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Obituary: Formula Ford champion and key Reynard figure Peter Morgan

Tynemouth-born Peter Morgan, who died earlier this month aged 68, was a champion driver whose engineering contribution to the sport – from early work at Madgwick to Reynard – succeeds him.

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Fastidious preparation underpinned a relatively short racing career over which he achieved much success, despite never attracting the financial support his ability merited.  

From gearbox karting, mechanical engineering graduate Morgan switched to Formula Ford with an Alexis Mk18B “bought complete for £800 from a guy in Birmingham” in 1974. It lasted about six races, ending its days against the wooden sleepers at Silverstone’s Woodcote corner in 1975.    

The engine and gearbox were transplanted into a new Royale RP21, while the only other surviving part was the metal half-moon Alexis nose badge that Peter donated last year to a rebuild project of a sister car.  

Improving results in the Royale presaged a switch to a works-assisted Lola T540 for 1978. His first win, in round four of the BRDC championship at Brands Hatch in the factory development car underlined their potential. 

Having optimised the design and rebuilt his steed around a new production T540E chassis, victories in the next three counters enabled Morgan to beat Jim Walsh, Bernard Devaney and John Village to the championship.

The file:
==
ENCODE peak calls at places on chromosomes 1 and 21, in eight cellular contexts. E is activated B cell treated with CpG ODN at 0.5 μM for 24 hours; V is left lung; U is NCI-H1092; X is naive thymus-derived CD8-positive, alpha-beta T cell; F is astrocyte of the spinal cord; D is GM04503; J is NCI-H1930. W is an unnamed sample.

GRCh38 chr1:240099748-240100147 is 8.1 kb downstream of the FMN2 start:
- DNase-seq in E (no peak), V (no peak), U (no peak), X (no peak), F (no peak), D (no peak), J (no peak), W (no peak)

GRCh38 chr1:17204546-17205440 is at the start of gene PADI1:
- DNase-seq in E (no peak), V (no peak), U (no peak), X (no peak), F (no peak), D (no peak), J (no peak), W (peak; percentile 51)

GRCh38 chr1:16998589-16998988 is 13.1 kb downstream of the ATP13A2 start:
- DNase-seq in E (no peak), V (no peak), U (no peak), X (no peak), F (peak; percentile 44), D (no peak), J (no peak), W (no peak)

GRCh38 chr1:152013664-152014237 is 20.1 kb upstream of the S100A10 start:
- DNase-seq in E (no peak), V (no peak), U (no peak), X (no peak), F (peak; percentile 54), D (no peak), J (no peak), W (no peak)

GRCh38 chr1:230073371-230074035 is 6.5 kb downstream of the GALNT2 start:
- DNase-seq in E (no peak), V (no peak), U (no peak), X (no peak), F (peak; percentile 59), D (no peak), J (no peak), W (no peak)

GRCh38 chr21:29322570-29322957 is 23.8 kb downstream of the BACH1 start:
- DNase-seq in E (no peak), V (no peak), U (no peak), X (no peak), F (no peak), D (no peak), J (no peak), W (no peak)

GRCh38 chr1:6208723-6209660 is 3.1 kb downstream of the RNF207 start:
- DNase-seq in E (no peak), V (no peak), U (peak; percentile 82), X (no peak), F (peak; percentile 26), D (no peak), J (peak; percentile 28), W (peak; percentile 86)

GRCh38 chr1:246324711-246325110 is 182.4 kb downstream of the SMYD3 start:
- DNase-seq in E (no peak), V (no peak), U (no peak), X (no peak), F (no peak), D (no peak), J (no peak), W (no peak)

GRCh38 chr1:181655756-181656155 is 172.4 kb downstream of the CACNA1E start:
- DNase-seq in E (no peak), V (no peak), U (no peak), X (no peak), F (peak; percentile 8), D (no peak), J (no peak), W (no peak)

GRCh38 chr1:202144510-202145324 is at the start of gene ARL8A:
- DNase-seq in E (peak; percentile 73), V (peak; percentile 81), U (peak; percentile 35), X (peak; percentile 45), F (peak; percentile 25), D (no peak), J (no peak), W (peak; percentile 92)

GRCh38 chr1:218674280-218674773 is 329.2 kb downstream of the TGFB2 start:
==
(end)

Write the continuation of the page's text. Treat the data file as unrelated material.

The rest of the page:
Moving up to slicks-and-wings FF2000 in 1979 with a Lola T580 brought three victories and a second behind David Leslie in the British Automobile Racing Club championship, with the most poles. 

Lack of funds precluded F3 for 1980, thus Morgan spent a month preparing Ian Flux’s Ehrlich for Monaco. Nonetheless, with competitive spirit still burning, Peter blew his savings on the British GP support contest in Eddie Jordan’s discarded March 803 at Brands. “After 30 minutes’ testing, he finished 10th, just ahead of me, in his last race – that’s special,” said Flux. 

Morgan (right) during his days with Reynard

Morgan (right) during his days with Reynard

Photo by: Motorsport Images

Morgan prepared Sean Walker’s FF2000 Pilbeam and Flux’s FAtlantic Ralt RT4 and fabricated components from a garage behind his mother’s house near Buckingham, before joining Robert Synge’s Madgwick Motorsport team in 1984 to run John Pratt and Mark Newby in FF1600. 

“Peter didn’t want to do it initially, but stayed 10 years, through F3 to F3000,” said Synge. “When Nigel Mansell came on board as part owner of Madgwick in 1990, I couldn’t believe it when he walked into the factory and greeted Peter like a long-lost pal [Mansell had befriended him on a karting test day in the early 1970s, and they competed against each other in FF1600]!”      

Having run its cars for so long, and in far-flung places, Morgan wanted to be closer to home so joined Reynard Racing Cars, putting factory processes in place that revolutionised production, increasing profitability in its Indycar era.  

“Peter's huge presence and innovative methods transformed our company,” recalled founder Adrian Reynard. “The success we enjoyed as a team was attributed to all our staff, but Peter was instrumental in making a chaotic environment work like clockwork. Truly a miracle worker! 

“He loved his motorcycles and I didn’t mind that he wrote off my brand-new Suzuki as long as he was all right! An amazing bright star within motorsport, I will always remember his jovial attitude but serious demeanour.”  

Morgan – who met his devoted wife Sally at Madgwick in 1984 – adored adventure, including flying to Tangier by helicopter (with Reynard designer Malcolm Oastler) then motorcycling home!

 

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